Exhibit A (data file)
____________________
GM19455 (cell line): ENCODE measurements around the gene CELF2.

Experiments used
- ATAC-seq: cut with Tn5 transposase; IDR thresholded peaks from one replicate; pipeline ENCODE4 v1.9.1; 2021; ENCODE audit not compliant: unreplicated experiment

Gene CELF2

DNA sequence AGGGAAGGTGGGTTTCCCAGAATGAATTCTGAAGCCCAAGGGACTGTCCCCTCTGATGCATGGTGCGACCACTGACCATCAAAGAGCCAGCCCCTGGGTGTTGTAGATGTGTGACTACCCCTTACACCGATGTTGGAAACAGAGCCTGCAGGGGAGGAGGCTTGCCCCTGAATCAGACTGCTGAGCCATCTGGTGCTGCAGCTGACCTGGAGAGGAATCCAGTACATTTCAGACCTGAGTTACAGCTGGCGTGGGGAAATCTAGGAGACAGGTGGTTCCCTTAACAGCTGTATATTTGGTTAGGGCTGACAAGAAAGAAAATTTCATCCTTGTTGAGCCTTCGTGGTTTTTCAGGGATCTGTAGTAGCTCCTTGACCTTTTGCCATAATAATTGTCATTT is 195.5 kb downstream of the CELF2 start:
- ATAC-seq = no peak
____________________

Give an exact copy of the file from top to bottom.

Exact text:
GM19455 (cell line): ENCODE measurements around the gene CELF2.

Experiments used
- ATAC-seq: cut with Tn5 transposase; IDR thresholded peaks from one replicate; pipeline ENCODE4 v1.9.1; 2021; ENCODE audit not compliant: unreplicated experiment

Gene CELF2

DNA sequence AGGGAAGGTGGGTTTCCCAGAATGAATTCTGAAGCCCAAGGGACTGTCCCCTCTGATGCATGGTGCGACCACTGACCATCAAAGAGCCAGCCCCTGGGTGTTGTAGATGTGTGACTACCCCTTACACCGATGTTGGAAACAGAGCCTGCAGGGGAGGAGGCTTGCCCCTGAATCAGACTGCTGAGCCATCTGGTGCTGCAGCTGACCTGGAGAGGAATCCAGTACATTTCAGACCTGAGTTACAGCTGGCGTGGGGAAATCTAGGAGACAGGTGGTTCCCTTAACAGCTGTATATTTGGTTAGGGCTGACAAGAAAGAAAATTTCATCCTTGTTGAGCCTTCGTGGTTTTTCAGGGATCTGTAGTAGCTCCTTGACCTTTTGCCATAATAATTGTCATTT is 195.5 kb downstream of the CELF2 start:
- ATAC-seq = no peak